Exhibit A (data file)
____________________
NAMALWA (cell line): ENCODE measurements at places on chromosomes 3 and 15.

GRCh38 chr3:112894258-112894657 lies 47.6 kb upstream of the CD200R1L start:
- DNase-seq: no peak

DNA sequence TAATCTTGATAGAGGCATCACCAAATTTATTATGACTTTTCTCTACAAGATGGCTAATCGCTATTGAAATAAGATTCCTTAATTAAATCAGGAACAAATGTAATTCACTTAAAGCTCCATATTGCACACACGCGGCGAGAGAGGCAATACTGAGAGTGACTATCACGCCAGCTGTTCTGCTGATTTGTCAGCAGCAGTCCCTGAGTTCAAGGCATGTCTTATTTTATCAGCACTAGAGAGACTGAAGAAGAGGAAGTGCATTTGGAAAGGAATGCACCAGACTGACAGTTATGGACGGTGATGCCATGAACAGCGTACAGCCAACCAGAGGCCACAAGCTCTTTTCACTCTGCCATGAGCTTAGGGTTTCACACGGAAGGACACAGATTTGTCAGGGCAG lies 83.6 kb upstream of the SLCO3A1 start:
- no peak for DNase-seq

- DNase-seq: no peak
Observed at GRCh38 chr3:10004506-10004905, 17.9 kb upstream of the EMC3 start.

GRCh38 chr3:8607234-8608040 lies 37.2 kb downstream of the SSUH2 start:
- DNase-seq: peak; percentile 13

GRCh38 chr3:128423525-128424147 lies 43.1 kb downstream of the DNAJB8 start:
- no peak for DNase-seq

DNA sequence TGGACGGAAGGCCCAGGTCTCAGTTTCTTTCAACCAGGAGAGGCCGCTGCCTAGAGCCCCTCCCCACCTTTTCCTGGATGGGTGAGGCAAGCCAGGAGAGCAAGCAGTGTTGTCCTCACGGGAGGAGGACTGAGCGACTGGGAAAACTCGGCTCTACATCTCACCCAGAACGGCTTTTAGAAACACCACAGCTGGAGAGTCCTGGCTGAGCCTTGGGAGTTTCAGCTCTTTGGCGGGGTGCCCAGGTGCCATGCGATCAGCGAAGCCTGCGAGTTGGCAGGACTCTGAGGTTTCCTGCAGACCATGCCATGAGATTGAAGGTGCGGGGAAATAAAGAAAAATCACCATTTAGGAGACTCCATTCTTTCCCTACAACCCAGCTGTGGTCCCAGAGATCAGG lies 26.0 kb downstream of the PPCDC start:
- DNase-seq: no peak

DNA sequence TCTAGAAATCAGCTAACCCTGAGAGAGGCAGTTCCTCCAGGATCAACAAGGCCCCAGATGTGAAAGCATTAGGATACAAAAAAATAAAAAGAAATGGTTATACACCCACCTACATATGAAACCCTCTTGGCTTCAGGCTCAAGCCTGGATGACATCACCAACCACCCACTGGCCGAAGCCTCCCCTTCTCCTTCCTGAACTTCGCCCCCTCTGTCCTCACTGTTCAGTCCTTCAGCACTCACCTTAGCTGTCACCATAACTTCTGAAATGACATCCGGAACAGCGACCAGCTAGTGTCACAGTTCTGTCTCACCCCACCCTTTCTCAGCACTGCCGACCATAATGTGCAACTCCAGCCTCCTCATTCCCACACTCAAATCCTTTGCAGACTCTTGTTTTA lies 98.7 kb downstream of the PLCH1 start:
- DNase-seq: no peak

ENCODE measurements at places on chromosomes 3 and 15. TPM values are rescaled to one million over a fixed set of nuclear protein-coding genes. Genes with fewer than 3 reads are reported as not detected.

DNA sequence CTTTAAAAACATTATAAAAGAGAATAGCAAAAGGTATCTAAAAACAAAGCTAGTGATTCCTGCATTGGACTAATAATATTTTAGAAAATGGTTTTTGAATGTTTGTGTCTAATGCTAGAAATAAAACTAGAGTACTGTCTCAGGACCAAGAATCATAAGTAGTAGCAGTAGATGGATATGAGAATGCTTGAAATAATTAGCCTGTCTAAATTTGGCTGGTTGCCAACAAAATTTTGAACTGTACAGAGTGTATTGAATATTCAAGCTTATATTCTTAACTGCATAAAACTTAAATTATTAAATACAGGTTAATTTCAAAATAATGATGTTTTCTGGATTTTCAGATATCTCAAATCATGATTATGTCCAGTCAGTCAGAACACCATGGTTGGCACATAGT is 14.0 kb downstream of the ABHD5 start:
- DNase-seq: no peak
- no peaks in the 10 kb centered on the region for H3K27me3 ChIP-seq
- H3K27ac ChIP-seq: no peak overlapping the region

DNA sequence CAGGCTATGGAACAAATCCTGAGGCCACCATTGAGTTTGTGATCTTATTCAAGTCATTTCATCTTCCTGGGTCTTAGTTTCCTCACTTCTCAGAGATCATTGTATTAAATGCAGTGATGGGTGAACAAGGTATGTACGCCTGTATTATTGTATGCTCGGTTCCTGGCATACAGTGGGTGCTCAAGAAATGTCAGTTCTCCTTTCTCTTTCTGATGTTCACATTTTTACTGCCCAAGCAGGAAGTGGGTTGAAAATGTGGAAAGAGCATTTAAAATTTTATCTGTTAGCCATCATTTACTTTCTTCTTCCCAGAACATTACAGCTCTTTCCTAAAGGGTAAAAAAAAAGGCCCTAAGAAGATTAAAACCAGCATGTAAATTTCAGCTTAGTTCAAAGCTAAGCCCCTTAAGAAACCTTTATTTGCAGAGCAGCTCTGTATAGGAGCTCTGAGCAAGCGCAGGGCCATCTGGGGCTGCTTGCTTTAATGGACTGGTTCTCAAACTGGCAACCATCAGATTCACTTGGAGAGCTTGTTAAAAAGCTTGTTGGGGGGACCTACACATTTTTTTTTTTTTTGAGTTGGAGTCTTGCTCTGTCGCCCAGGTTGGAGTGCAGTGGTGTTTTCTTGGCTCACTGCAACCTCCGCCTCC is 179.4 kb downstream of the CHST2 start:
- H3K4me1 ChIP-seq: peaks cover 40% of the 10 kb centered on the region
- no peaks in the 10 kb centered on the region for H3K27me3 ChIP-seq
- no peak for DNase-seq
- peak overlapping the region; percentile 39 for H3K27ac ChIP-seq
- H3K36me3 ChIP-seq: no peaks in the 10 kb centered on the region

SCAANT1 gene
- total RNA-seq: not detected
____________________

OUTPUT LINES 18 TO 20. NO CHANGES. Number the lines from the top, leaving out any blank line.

- DNase-seq: no peak
- no peaks in the 10 kb centered on the region for H3K27me3 ChIP-seq
- H3K27ac ChIP-seq: no peak overlapping the region